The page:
Opinion writer

Republicans hung onto the solidly red 8th Congressional District in Arizona on Tuesday with a modest 5-point win by Republican Debbie Lesko over Democrat Hiral Tipirneni, a former emergency-room physician and political novice. Politico summed up the tepid win:

Lesko’s single-digit margin is the latest evidence that Republicans face a punishing midterm environment, even in Trump-friendly territory.

“Republicans shouldn’t be hitting the alarm, they should be slamming it,” said Mike Noble, a GOP pollster based in Arizona. He added: “This district isn’t supposed to be competitive, and so to see this margin, especially with the Republicans pouring in resources here — again, it’s a tough year.”

Cook Political Report congressional guru David Wasserman tweeted, “There are 147 GOP-held House seats less Republican [the Arizona 8th]. It’s time to start rethinking how many of those are truly safe in November.” He notes that in the past eight special elections, Democrats have overperformed by anywhere from 6 percent to 12 percent (15 percent in the Alabama Senate race). To win the House, Democrats need to overperform by only 4 percent compared with their 2016 results.

Moreover, if Democrats can do this well in a deep-red district after the GOP poured in more than $1 million, the Senate seat opened by retiring Sen. Jeff Flake (R-Ariz.) looks altogether winnable. Likewise, other Senate seats with strong Democratic candidates — especially Tennessee, where Democrats got their ideal candidate in former governor Phil Bredesen, are surely within their reach.

Meanwhile, the Hill reports, “Democrats in New York flipped a New York Assembly seat on Tuesday, winning a seat that has been in GOP hands for nearly four decades. Democrat Steve Stern, a former Suffolk County legislator, beat out Janet Smitelli (R) for AD-10, a Long Island seat with 59 percent of the vote. … The district has been represented by a Republican since 1978.” The win is the 40th state legislative seat that Democrats have flipped since President Trump took office.

Once again, we can see that the path to success for Democrats runs through the suburbs. The Post reports:

The Republican party’s problems were on display in Arizona, as Tipirneni made inroads into reliably Republican areas. The Democrat appeared to carry 58 of the district’s 142 precincts; in 2016, Hillary Clinton had carried just 12. The cities of Peoria and Glendale swung toward Tipirneni, as did areas around the retiree-heavy Sun City.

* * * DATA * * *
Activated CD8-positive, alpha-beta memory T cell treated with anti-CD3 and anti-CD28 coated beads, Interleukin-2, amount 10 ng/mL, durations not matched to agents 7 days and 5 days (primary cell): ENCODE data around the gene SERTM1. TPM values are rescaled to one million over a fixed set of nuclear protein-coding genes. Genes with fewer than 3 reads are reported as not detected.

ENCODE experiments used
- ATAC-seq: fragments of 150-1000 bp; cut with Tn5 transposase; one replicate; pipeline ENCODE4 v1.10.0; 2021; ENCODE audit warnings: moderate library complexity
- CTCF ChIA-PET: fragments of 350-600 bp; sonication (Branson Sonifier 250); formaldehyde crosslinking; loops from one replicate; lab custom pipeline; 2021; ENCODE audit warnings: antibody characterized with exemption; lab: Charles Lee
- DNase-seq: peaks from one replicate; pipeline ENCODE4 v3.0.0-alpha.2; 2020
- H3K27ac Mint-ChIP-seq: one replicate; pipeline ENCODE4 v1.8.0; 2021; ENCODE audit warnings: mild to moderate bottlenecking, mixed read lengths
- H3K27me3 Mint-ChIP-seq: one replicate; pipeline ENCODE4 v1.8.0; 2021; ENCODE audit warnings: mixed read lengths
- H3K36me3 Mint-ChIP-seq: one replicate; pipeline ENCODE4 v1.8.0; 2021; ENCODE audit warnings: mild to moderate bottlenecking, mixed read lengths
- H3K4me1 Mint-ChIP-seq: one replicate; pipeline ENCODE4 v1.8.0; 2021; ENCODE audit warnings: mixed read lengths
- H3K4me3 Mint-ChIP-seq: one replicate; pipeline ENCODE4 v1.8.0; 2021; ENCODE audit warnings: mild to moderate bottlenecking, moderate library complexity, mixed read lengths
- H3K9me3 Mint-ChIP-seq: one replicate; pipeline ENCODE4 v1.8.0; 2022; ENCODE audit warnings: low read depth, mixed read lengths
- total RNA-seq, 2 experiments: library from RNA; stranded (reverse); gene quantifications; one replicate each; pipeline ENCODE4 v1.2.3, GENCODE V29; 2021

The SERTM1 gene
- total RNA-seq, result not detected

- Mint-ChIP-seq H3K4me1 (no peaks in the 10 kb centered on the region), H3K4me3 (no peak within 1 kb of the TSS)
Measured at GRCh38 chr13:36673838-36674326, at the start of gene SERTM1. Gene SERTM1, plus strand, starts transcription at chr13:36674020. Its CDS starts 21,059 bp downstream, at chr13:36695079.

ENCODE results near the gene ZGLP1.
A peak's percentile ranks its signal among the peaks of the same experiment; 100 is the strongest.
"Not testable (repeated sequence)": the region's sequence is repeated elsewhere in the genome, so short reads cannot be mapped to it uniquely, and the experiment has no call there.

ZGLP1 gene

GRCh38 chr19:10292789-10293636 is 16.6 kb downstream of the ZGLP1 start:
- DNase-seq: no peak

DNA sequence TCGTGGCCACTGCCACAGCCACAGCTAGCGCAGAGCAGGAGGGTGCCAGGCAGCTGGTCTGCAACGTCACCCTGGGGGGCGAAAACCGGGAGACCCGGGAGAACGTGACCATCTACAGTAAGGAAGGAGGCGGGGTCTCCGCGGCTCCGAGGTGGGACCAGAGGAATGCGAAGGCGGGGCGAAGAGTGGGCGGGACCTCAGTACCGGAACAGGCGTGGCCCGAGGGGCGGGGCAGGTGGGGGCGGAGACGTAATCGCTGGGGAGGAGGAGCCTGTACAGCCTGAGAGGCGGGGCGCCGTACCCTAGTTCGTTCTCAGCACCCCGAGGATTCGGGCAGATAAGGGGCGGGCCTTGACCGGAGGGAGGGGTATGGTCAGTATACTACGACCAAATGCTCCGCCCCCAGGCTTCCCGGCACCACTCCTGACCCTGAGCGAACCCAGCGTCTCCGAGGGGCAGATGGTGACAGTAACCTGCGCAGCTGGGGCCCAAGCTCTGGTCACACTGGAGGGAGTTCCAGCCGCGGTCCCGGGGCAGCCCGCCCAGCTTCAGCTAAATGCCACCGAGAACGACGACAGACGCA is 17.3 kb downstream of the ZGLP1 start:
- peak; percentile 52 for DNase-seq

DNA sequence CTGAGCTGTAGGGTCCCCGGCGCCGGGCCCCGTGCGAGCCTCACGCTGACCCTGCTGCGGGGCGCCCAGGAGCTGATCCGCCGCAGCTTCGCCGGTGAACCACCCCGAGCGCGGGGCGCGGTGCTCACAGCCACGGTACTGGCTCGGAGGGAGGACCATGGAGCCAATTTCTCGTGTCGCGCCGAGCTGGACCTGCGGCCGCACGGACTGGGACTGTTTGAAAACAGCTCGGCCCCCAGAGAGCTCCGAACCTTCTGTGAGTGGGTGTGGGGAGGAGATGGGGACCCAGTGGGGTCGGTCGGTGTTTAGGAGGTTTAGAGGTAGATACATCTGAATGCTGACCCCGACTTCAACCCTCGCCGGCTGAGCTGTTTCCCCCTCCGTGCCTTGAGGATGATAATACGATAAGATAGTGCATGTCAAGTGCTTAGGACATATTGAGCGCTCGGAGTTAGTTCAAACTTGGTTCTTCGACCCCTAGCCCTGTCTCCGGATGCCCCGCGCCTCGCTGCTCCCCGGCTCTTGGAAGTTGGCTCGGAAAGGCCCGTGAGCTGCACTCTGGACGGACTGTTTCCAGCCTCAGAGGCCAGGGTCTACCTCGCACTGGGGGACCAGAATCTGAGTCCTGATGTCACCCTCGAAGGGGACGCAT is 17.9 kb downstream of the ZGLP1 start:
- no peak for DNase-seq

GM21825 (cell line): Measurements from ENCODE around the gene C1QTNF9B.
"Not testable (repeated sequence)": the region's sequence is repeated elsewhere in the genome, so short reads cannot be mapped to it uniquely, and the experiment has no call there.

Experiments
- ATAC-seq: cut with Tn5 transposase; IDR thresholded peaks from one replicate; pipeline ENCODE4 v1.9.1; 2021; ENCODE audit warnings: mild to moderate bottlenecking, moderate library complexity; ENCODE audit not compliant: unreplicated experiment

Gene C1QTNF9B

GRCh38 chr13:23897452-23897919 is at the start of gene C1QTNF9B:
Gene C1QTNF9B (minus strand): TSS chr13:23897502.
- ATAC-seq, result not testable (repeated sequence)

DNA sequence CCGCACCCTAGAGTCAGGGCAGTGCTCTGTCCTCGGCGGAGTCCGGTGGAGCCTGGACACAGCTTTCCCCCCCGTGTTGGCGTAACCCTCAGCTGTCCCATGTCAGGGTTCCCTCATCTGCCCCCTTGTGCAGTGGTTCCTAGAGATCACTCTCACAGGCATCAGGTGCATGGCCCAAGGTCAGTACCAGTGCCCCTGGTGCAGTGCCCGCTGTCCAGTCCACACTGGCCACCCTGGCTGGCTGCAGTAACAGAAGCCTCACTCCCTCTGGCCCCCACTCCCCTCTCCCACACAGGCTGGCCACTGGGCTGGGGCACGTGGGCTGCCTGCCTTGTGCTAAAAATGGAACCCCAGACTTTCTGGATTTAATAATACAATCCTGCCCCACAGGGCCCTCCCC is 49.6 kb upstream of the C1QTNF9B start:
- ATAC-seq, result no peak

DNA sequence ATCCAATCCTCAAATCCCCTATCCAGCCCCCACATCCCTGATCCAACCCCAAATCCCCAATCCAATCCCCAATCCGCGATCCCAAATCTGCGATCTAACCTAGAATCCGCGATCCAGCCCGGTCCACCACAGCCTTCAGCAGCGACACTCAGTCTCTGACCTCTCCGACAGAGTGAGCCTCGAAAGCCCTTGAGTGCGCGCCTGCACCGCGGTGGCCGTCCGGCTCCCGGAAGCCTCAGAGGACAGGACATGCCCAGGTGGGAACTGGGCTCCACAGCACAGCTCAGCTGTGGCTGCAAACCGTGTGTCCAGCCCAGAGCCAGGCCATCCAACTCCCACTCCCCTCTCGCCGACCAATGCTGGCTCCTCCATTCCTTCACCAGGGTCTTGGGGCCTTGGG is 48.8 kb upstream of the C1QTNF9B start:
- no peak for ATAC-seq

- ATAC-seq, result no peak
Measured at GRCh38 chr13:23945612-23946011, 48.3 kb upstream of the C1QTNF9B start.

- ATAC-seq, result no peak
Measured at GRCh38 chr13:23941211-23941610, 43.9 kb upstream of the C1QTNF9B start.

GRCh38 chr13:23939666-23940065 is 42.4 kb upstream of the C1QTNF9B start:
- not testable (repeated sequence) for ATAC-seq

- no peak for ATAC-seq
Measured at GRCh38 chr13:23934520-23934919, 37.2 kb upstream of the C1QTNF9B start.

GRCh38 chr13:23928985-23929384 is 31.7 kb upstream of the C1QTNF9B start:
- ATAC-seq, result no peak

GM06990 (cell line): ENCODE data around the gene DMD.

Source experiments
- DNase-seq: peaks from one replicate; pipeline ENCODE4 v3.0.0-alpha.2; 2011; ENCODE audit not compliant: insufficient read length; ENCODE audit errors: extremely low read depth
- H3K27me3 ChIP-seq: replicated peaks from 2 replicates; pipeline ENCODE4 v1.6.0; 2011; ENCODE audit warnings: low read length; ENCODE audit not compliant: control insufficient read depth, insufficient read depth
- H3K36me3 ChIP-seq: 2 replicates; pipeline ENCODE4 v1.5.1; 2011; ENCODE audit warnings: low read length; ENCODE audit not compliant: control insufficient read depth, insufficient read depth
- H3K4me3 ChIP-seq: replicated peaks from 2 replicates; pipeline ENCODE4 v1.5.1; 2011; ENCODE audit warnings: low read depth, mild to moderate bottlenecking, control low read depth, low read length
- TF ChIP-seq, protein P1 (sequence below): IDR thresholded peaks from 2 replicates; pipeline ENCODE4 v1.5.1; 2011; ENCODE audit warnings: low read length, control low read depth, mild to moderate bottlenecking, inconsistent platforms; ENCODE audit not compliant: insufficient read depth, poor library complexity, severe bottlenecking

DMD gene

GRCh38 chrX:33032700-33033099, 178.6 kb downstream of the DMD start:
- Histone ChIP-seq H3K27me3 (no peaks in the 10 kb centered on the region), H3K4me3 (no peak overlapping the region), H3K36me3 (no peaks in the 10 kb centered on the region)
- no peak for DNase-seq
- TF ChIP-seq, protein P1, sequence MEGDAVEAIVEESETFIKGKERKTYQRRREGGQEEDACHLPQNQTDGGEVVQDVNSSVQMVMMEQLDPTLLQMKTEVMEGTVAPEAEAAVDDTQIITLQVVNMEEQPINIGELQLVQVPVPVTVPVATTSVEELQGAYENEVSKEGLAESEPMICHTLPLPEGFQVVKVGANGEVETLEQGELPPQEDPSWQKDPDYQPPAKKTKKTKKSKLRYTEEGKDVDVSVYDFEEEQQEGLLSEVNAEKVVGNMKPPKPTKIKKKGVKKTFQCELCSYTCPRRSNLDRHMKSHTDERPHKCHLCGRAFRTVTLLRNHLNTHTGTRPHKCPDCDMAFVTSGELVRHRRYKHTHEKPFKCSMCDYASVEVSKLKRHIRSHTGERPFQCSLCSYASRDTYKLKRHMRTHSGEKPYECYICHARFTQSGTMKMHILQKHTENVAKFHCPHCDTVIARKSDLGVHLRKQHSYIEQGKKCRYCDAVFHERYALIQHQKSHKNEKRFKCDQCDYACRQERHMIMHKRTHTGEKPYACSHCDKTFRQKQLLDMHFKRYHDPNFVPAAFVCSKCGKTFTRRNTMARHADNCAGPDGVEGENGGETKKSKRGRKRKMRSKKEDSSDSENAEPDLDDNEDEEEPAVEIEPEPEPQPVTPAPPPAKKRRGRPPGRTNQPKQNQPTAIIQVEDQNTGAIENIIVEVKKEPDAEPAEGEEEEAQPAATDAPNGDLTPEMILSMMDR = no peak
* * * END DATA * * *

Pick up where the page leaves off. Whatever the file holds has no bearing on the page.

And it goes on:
Democrats credited those gains to suburban angst about Republicans, and to a campaign that focused heavily on issues like Medicare and Social Security. Republicans said that their win showed how the party could still run and win.

Republicans grossly misjudged the political landscape if they think the GOP tax cut can buy the loyalty of Republican moderates, white women, married women and college graduates who held their noses to vote for Trump in 2016. These voters are the ones likely to tell pollsters they are embarrassed to have Trump as president, consider him dishonest and unfit, fret about getting into a fighting or a trade war, and worry not that their taxes are too high but that college tuition is too costly. These are the voters who play by the rules, know they need experience for high-level jobs and follow social norms in their neighborhoods and in their workplaces. They do not insult work colleagues, compulsively lie or think they’re on the precipice of losing their place in American society. They are strivers, not grievance-mongers and conspiracy theorists looking for excuses for their plight. They regard Trump as boorish, irresponsible, loopy and even dangerous.

Combine the “Could we just have normalcy?” voters with impassioned millennials and gun-safety advocates, and you have the makings of a formidable Democratic coalition. Democrats don’t need to play the protectionist card with white working-class voters or hand out job guarantees. They don’t need to feel guilty that are somehow not respecting Trumpkin snowflakes when they call out climate-change denial and recoil at casual expressions of white resentment.

In other words, Democrats can ignore the hundreds of media stories written from diners in coal country wherein Trump voters moan about political correctness and complain that elites look down their noses at their anti-immigrant, anti-free-trade, anti-climate-change-science views with disdain. It’s just fine for Democrats to run as grown-ups who are conscientious about their obligations and are unafraid to say that Emperor Trump has no clothes.

Democratic candidates who present themselves as defenders of democratic values, decency and what Republicans used to call “well-ordered liberty” will rack up midterm wins, maybe even enough to win majorities in both houses of Congress. Voters are telling us that they are sick of the Trump show and even more sick of his enablers who insult their intelligence with crackpot defenses of Trump.